The Challenges and Interconnectedness of Sanitation and Gender Equality


By Lyra Cooper

In 2012, sanitation was on the General Assembly’s agenda for the very first time – a reality that is surprising, but not more so than the statistics on sanitation that have come to the forefront of these discussions in recent years.

Today, 2.5 billion people do not have access to adequate sanitation facilities, which is a major cause of high child mortality, the spread of disease, deficient public health, and many other issues, all of which disproportionately impact women and girls.[1] Poor or absent sanitation facilities in schools, for example, can interfere with girls’ learning, especially when they are menstruating. Lacking private facilities and options for changing or disposing of feminine hygiene products, many girls miss a week of school per month, quickly falling behind their male peers. Insufficient sanitation in the public sector can impact adult women’s ability to work outside the home. It can be extremely difficult for women and girls to focus on education, economic activities, leadership opportunities, and other pursuits when addressing their bodies’ most basic needs. This is a pervasive challenge, and one that is usually considered unacceptable for public discussion; however, it is critical to women’s and girls’ ability to achieve and maintain their human rights. As the Ambassador of Singapore claimed, “Safe sanitation is the gateway for dignity, health, and gender equality.”[2]

The United Nations’ Sustainable Development Goals (SDGs), address both sanitation and gender equality in Goals 5 and 6: to promote gender equality, empower women, and ensure the availability and sustainable management of water and sanitation for all, respectively. The fact that these two goals are placed side by side in the 2030 Agenda is indicative of the interconnectedness and interdependence of the problems and solutions surrounding gender inequalities and a lack of access to water and sanitation.

VGIF grantees are making these connections as well. For example, Women in Water and Natural Resources Conservation (WWNRC) implemented a one-year project with VGIF funding in 2014 that focused on improving water, sanitation and hygiene (WASH) services in Kakamega, Kenya. This project not only provided WASH trainings for 1,200 women, it also constructed 4 rain water harvesting tanks and 2 ventilated latrines at a primary school for girls, and trained women to main these structures for continued use. The results: increased availability of clean water, expansion of services at a local health center, and 50 newly trained female community health workers. Having established these critical resources, WWNRC is now building on their work through a VGIF-funded 3 year project focused on ensuring women’s social, political and economic participation in the community.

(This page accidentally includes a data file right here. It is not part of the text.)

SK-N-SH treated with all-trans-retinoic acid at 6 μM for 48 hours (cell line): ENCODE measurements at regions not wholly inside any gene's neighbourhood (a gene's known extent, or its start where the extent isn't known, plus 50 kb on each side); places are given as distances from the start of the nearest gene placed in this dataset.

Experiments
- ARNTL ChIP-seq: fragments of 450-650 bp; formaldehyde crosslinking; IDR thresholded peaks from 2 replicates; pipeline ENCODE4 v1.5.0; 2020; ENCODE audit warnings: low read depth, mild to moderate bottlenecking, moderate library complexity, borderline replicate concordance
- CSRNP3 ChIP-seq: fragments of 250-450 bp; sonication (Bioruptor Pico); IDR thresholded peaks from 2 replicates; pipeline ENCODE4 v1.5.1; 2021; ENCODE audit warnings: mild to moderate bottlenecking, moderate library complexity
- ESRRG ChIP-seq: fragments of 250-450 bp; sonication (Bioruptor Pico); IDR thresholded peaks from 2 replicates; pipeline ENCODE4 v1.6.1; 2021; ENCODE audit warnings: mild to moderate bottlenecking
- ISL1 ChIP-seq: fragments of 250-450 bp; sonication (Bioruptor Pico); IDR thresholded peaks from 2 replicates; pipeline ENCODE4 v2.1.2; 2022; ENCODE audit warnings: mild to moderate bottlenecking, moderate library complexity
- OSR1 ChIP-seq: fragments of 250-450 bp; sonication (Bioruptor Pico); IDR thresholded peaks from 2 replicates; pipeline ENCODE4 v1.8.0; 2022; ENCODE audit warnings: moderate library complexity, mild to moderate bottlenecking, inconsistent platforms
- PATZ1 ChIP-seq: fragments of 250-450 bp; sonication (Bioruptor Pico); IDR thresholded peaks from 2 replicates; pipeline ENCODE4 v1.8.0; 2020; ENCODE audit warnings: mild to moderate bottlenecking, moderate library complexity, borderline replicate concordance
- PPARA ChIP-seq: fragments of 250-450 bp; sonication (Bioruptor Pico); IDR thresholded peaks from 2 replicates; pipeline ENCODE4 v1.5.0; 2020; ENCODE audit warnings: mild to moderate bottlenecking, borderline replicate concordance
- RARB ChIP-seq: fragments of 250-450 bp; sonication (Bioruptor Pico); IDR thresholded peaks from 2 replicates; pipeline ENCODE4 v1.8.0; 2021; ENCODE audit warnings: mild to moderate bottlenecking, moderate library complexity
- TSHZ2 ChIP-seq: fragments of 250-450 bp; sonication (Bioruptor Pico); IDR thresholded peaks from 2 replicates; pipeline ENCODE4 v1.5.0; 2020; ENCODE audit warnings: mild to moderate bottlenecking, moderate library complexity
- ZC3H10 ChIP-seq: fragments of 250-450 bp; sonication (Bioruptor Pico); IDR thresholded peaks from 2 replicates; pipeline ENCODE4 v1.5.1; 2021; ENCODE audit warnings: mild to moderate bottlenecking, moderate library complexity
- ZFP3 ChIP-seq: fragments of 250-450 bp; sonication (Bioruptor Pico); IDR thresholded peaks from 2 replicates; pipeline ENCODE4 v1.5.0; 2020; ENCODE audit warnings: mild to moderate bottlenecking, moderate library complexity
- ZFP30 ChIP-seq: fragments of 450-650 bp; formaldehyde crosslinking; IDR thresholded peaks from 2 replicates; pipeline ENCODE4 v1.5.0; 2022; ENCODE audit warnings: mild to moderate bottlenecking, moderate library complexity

WWNRC provides an example of sustainable change beginning at the community level and growing upward and outward – a model that must be supported if real progress towards increased sanitation and gender equality is to be achieved, and if the SDGs are to be met.

[1] Ambassador Harald Braun, Permanent Representative of Germany to the UN, oral statement at “Emerging Issues in Gender and Wash: Launch Event” UN Headquarters, New York, March 14, 2016.
[2] Ambassador Karen Tan, Permanent Representative of the Republic of Singapore to the UN (Chair), oral statement at “Emerging Issues in Gender and Wash: Launch Event” UN Headquarters, New York, March 14, 2016.